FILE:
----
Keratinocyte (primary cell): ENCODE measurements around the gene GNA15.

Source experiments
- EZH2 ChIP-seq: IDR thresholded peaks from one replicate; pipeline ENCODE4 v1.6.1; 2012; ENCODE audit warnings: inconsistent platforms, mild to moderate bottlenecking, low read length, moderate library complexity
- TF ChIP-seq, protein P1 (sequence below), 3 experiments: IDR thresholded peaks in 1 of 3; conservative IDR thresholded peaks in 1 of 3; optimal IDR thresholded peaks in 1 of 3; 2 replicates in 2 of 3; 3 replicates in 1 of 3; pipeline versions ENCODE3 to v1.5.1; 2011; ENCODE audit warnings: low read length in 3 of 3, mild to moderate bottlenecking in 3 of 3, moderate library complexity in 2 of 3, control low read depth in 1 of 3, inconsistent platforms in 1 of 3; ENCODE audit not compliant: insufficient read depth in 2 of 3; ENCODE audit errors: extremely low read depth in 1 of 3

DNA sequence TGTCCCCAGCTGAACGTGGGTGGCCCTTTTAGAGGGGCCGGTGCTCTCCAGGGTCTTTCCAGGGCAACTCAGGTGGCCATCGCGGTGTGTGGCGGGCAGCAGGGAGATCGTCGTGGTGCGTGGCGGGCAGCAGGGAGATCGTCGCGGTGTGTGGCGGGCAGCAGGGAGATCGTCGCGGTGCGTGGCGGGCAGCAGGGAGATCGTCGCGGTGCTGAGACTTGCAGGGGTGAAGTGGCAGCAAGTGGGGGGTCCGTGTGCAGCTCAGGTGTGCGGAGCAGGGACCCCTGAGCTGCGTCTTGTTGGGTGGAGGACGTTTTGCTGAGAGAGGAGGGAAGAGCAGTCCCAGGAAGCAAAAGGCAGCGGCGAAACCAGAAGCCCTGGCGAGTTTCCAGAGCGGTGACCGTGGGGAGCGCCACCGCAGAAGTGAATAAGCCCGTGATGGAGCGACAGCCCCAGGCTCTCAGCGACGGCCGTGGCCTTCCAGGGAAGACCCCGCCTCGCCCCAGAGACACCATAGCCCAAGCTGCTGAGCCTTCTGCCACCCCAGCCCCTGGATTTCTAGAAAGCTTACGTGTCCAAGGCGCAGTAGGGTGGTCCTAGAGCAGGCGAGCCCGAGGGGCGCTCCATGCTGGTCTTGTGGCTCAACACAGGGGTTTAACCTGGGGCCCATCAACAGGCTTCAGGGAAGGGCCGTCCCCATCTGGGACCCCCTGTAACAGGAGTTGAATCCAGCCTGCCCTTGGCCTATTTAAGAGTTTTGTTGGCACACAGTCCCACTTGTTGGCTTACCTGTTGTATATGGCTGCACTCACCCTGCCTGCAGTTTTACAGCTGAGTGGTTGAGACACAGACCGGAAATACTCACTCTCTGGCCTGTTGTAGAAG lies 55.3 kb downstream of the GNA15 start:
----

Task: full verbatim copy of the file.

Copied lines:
Keratinocyte (primary cell): ENCODE measurements around the gene GNA15.

Source experiments
- EZH2 ChIP-seq: IDR thresholded peaks from one replicate; pipeline ENCODE4 v1.6.1; 2012; ENCODE audit warnings: inconsistent platforms, mild to moderate bottlenecking, low read length, moderate library complexity
- TF ChIP-seq, protein P1 (sequence below), 3 experiments: IDR thresholded peaks in 1 of 3; conservative IDR thresholded peaks in 1 of 3; optimal IDR thresholded peaks in 1 of 3; 2 replicates in 2 of 3; 3 replicates in 1 of 3; pipeline versions ENCODE3 to v1.5.1; 2011; ENCODE audit warnings: low read length in 3 of 3, mild to moderate bottlenecking in 3 of 3, moderate library complexity in 2 of 3, control low read depth in 1 of 3, inconsistent platforms in 1 of 3; ENCODE audit not compliant: insufficient read depth in 2 of 3; ENCODE audit errors: extremely low read depth in 1 of 3

DNA sequence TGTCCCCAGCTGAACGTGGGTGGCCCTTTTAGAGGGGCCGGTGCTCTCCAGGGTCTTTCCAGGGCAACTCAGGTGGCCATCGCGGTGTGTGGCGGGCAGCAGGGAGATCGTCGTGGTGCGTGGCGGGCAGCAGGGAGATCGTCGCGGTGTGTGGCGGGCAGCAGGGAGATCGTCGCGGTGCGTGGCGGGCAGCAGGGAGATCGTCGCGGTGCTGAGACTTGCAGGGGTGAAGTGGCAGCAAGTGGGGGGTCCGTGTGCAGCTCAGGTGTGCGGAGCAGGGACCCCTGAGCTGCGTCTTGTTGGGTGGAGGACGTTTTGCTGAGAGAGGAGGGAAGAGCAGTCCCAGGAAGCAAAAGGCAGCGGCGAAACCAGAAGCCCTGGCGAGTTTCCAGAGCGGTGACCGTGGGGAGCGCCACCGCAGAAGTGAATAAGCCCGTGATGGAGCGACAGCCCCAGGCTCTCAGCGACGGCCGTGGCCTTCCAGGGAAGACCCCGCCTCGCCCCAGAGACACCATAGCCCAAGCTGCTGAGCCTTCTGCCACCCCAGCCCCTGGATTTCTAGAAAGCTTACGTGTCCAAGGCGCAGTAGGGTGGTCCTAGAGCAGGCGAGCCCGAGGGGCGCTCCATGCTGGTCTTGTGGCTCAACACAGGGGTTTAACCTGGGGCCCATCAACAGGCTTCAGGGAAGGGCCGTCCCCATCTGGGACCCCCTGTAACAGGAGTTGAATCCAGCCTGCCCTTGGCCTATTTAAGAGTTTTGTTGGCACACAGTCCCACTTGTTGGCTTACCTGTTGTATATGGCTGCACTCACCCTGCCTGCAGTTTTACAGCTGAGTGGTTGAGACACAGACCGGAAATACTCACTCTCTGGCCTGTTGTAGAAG lies 55.3 kb downstream of the GNA15 start: